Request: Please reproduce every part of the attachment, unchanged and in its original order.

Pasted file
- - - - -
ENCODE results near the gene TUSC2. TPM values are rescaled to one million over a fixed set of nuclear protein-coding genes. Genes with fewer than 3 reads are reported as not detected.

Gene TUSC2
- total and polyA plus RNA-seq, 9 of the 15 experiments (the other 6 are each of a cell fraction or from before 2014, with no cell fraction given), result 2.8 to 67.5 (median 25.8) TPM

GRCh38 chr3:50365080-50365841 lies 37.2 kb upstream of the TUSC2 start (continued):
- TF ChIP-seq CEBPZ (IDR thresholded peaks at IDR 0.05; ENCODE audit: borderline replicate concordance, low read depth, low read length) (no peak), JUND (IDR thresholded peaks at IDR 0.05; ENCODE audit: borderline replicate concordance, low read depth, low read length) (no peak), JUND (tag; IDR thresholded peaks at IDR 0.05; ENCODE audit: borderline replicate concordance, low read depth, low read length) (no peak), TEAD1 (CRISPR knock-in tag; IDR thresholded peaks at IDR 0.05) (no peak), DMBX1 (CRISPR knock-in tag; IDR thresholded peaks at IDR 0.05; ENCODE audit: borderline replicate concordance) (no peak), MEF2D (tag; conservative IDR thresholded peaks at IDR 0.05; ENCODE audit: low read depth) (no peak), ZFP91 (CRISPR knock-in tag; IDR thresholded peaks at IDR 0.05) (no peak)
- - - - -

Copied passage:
ENCODE results near the gene TUSC2. TPM values are rescaled to one million over a fixed set of nuclear protein-coding genes. Genes with fewer than 3 reads are reported as not detected.

Gene TUSC2
- total and polyA plus RNA-seq, 9 of the 15 experiments (the other 6 are each of a cell fraction or from before 2014, with no cell fraction given), result 2.8 to 67.5 (median 25.8) TPM

GRCh38 chr3:50365080-50365841 lies 37.2 kb upstream of the TUSC2 start (continued):
- TF ChIP-seq CEBPZ (IDR thresholded peaks at IDR 0.05; ENCODE audit: borderline replicate concordance, low read depth, low read length) (no peak), JUND (IDR thresholded peaks at IDR 0.05; ENCODE audit: borderline replicate concordance, low read depth, low read length) (no peak), JUND (tag; IDR thresholded peaks at IDR 0.05; ENCODE audit: borderline replicate concordance, low read depth, low read length) (no peak), TEAD1 (CRISPR knock-in tag; IDR thresholded peaks at IDR 0.05) (no peak), DMBX1 (CRISPR knock-in tag; IDR thresholded peaks at IDR 0.05; ENCODE audit: borderline replicate concordance) (no peak), MEF2D (tag; conservative IDR thresholded peaks at IDR 0.05; ENCODE audit: low read depth) (no peak), ZFP91 (CRISPR knock-in tag; IDR thresholded peaks at IDR 0.05) (no peak)